Four-star general’s family returns ancient bell to Japan
PENSACOLA, Fla. — An ancient Japanese temple bell that has been at the center of a Pensacola family for decades began its journey back to its birthplace Monday, thanks to the generosity of the patriarch's surviving family members.
The family of Pensacola Gen. Roy S. Geiger, a four-star general who was one of only two Marines to receive the Navy Cross for heroism in both world wars, has held possession of the bell for 74 years.
"I see my life, when I look at the bell, my lifetime flashes before my eyes," said Geiger's granddaughter, Melanie Curtis. "It's been part of me since before I was born. My girls have rung it, my grandkids rung it and my grandmother rang it for me when it was dinnertime. It's in family pictures. It's always been there."
Memorabilia and other "treasures," including the temple bell from the Japanese prefecture Okinawa, are the last pieces of Geiger's physical war bequest that have lived with Curtis and her family.
The bell will be placed in the Okinawa Prefectural Museum & Art Museum after an online ceremony that was held Monday evening in Pensacola between the Curtis family and Alex Kishaba, president of the Japanese nonprofit organization Ryukyu America Historical Research Society in Okinawa.
Back in its designated birthplace, the return of the temple bell was commemorated in accordance with the June 22 celebration of the end of the Battle of Okinawa in 1945.
BELL'S JOURNEY TO AMERICA
On March 31, 1916, Geiger reported for duty at Naval Air Station Pensacola and began flight training. One year later, he became the fifth Marine to receive his gold wings.
Curtis said Geiger was given the bell from Okinawa residents after the Battle of Okinawa in World War II, the largest amphibious assault in the Pacific. In the clash, the U.S. Army and Marine Corps fought the Imperial Japanese Army from April 1 to June 22, 1945, when Japanese forces surrendered their troops, two months before the Japanese capitulation following the bombings of Hiroshima and Nagasaki.
At Okinawa, Geiger led the first amphibious corps and assumed command of the 10th Army, becoming the first and only Marine to command a field army.
After the 1945 battle, Geiger returned to Pensacola with the bell, where it became a family heirloom. Most recently, it hung with a gong outside Curtis' family home in a circular driveway off of Scenic Highway.
Ten years ago, Curtis' lifelong Okinawan housemaid was the first person to point out the cultural significance of the bell, recognizing its origin and the connection between the artifact and Geiger.
Within weeks, Kishaba was contacted by a reporter who knew the brother of the housemaid. The housemaid, who would return home to Okinawa for vacation, brought a photo of the bell from Curtis' curious mother to Kishaba.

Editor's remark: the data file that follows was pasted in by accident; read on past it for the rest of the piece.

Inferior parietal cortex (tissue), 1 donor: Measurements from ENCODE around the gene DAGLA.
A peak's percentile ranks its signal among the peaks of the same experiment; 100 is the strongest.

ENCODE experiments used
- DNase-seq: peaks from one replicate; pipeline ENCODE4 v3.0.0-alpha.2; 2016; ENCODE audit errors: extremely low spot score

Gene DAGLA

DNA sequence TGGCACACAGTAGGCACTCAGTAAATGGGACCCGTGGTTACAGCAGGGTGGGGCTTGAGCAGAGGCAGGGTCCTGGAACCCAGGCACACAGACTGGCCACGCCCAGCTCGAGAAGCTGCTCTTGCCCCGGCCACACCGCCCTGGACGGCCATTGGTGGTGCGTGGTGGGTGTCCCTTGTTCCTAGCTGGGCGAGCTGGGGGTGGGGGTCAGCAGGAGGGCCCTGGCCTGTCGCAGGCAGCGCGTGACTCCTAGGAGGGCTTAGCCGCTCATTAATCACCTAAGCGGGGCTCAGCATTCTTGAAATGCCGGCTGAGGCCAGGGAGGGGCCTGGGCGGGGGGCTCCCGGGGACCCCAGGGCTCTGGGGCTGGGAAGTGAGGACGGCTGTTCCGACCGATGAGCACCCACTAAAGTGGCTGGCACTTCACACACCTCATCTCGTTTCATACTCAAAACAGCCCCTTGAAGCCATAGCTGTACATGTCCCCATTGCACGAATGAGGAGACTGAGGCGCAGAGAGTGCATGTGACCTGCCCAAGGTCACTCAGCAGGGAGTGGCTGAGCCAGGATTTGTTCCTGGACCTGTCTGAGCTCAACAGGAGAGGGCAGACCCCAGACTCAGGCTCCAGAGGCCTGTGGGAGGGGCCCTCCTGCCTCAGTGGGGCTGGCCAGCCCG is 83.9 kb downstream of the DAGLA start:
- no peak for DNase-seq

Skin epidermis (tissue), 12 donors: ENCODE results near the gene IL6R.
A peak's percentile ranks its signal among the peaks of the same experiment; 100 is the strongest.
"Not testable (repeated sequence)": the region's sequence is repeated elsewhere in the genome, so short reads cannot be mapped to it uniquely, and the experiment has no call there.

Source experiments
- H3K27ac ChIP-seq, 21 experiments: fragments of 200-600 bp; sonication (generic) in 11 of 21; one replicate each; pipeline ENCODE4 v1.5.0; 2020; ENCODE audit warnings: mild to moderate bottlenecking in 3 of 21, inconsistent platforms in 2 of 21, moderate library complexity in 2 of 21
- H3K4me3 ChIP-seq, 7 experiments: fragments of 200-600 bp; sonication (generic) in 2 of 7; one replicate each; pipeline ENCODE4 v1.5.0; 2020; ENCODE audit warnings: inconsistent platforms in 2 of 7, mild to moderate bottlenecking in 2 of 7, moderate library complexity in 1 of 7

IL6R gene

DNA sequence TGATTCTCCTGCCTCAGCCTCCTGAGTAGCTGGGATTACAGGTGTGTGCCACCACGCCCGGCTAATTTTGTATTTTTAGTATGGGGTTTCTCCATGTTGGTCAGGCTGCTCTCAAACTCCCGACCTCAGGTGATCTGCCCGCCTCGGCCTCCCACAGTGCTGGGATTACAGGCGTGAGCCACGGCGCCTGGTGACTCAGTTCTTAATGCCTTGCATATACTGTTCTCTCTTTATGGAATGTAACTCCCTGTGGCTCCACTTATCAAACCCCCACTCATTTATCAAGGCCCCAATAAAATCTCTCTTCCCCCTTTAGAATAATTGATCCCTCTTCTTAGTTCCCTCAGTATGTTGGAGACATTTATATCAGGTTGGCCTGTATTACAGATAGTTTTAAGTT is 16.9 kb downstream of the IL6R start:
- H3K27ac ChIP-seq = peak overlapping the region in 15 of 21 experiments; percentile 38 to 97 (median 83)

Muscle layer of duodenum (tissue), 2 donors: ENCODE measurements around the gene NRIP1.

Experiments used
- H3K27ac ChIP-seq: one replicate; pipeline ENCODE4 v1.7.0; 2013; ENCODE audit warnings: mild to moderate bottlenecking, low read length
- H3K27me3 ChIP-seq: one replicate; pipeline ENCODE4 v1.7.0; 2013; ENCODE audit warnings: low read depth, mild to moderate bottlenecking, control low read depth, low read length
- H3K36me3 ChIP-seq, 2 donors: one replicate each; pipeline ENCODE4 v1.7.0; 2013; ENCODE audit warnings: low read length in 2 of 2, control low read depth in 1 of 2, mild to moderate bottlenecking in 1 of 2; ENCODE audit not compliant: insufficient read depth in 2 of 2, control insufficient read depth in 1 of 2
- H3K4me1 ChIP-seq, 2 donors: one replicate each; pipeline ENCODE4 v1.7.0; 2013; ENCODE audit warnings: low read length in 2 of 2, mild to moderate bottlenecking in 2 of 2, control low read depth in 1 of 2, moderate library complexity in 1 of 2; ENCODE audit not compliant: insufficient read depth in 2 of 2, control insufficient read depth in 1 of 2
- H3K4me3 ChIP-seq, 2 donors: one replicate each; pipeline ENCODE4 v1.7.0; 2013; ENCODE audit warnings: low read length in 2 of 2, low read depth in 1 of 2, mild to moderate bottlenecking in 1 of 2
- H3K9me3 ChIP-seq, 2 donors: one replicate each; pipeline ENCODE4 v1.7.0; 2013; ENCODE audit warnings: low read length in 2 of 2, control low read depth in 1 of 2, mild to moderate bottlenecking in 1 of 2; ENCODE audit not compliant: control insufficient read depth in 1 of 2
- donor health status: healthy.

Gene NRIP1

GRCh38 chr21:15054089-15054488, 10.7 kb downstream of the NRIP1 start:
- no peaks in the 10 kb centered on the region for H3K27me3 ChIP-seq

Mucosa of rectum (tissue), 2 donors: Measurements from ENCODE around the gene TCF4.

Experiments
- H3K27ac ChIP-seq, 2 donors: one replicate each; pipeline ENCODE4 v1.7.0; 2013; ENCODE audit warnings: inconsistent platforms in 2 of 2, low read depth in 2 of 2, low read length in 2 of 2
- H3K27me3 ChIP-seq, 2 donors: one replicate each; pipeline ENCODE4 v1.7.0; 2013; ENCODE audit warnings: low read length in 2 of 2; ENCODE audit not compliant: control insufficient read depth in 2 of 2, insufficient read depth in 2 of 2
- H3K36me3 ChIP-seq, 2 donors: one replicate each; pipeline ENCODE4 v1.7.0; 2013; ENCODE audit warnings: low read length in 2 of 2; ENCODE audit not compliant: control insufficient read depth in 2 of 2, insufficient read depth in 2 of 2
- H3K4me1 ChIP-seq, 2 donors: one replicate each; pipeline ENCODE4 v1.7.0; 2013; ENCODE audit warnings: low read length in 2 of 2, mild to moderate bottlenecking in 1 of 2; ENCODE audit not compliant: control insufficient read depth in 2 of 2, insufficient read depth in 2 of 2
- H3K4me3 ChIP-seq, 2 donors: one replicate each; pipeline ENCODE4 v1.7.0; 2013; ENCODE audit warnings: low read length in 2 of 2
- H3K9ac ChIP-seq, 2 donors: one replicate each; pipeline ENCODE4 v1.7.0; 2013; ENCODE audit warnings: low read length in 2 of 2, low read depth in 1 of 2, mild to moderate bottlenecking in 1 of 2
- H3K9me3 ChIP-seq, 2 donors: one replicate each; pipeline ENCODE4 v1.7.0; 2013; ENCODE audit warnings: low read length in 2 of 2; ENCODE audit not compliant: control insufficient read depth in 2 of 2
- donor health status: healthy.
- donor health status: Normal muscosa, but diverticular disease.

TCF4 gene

"After taking one look at the photo, I was trying to find times to fit in a visit to Pensacola to see Melanie and the bell," Kishaba said.
Tracing down the temple bell, Kishaba ventured to Pensacola in 2014 in hopes of returning the artifact to Okinawa.
Curtis, however, wasn't quite ready to give up her connection to her war hero grandfather, who was the glue of their longstanding family legacy.
As she prepared to move to a new home earlier this year, Curtis began to contemplate the best plan of action for the bell's placement and existence. The decision came much easier this time around.
"Over time, I've thought about it and I truly believe it needs to go back to the Okinawan people," Curtis said.
Curtis agreed to its repatriation and partnered with Kishaba and liaison and former U.S. Navy pilot Jeff Schneider to prepare for the bell's crating and shipping details to Okinawa.
The cultural significance behind the bell unfolds part of Okinawa's history and practice of Buddhist ideals. Kishaba defined it as a "secondary bell" that was rung to notify the Okinawan people, whether about waking time at 7 a.m. or in the case of approaching opposition forces, such as that in the Battle of Okinawa.
The handles curving at the head of the bell are dragons — the symbol of Okinawa that garnishes castles in stone throughout the island.
The round spheres dotting the rusted seafoam bell align with its sibling bells in the Okinawan museum and temples; however, it lacks the ingrained writings that usually tell Okinawan history and stories.
"The bell is a missing link to our (Okinawan) history — it's a chain to our legacy. For the sake of our children, they need to know their history and that's what museums are for in the first place. Forgetting your ancestors' history is like forgetting your parents, so we are very thankful to Melanie for sending the bell back," Kishaba said.
Although Geiger passed away one year before Curtis was born, the war stories passed down through generations play like a broken record as she now begins a new chapter in her life, starting with letting the bell go.
"This bell is precious to them and their culture. It's too special to them. I've enjoyed it, and my family has, but it needs to be shared," Curtis said.